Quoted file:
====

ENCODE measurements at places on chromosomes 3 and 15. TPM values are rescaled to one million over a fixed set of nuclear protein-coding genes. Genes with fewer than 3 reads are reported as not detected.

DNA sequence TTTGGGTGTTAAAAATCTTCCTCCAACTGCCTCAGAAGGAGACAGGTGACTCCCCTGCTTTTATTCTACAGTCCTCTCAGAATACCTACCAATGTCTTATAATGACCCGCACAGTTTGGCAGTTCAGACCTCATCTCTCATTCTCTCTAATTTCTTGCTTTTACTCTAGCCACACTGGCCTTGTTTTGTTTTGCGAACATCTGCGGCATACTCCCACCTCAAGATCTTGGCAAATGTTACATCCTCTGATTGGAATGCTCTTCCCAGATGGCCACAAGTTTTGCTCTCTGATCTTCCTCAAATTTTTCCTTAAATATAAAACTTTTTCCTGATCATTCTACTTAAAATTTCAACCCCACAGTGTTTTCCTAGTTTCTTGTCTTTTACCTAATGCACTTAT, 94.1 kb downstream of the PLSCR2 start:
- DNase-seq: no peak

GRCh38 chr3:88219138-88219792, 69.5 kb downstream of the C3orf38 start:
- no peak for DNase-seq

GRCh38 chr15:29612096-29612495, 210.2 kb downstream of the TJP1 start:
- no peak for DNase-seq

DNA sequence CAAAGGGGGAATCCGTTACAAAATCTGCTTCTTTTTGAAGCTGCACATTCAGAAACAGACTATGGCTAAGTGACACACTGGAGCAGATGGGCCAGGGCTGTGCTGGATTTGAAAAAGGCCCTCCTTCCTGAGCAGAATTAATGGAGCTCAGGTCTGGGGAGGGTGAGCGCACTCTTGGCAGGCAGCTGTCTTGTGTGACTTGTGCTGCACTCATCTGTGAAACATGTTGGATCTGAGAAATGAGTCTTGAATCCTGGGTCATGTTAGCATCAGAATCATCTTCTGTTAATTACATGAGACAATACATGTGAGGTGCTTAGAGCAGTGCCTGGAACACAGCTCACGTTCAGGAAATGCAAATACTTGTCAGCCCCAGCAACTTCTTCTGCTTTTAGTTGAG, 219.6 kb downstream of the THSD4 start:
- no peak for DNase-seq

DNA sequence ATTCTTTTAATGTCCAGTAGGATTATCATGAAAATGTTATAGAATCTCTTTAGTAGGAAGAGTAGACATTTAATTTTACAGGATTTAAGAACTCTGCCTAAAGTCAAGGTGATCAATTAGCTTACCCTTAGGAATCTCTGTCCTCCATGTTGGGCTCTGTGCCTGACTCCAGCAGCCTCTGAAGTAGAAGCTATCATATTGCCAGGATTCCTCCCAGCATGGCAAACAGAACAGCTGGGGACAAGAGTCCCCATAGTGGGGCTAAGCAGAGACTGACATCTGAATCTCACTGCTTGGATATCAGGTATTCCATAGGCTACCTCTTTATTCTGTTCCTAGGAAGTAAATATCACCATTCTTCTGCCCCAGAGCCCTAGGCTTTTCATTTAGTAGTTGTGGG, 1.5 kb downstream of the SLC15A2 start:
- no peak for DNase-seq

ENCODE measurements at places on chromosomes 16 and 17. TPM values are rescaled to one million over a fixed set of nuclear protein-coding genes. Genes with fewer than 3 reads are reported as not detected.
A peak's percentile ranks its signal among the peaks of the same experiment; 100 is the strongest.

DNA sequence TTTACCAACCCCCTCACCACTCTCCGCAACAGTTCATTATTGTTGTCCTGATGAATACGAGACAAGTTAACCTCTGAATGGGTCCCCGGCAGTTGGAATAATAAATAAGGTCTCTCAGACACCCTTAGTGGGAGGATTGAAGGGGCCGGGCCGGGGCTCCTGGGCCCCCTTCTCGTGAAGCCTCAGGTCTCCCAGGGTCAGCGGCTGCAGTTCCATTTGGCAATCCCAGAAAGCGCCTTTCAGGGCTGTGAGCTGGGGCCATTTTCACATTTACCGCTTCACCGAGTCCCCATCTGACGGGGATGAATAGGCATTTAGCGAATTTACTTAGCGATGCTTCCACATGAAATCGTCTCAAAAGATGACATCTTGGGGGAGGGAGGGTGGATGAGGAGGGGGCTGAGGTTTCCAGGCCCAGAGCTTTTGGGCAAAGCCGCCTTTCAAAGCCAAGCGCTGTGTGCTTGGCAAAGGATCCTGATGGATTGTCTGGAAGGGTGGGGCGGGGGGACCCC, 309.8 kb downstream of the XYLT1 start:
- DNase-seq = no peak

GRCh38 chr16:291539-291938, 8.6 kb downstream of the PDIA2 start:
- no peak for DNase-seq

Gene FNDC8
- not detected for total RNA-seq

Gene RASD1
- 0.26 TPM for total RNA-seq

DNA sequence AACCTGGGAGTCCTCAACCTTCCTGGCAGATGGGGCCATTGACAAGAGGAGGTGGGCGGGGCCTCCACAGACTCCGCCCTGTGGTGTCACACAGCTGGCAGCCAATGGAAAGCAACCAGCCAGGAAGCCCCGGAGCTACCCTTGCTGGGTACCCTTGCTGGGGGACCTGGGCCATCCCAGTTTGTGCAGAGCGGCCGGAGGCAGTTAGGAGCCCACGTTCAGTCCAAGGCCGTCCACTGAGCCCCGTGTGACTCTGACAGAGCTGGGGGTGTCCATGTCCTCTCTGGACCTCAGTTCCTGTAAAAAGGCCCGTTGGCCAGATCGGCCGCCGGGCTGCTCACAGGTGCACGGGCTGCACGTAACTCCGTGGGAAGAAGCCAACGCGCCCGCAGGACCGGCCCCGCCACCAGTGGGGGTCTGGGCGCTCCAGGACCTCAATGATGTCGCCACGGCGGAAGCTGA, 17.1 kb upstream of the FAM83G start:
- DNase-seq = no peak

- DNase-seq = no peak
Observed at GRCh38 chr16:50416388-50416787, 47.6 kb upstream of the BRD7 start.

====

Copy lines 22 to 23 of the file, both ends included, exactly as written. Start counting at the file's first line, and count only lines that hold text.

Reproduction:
DNA sequence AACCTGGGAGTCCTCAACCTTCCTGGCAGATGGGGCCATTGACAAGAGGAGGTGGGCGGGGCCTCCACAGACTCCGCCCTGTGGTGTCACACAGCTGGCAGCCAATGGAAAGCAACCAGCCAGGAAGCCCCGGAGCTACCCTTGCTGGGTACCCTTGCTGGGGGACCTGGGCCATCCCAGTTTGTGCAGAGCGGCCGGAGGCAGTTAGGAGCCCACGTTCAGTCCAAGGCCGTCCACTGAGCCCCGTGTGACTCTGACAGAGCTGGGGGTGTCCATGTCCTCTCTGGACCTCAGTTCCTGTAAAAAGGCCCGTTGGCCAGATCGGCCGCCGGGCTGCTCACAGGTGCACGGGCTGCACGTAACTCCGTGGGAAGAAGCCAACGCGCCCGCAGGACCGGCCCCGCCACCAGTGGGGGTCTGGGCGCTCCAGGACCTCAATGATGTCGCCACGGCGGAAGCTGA, 17.1 kb upstream of the FAM83G start:
- DNase-seq = no peak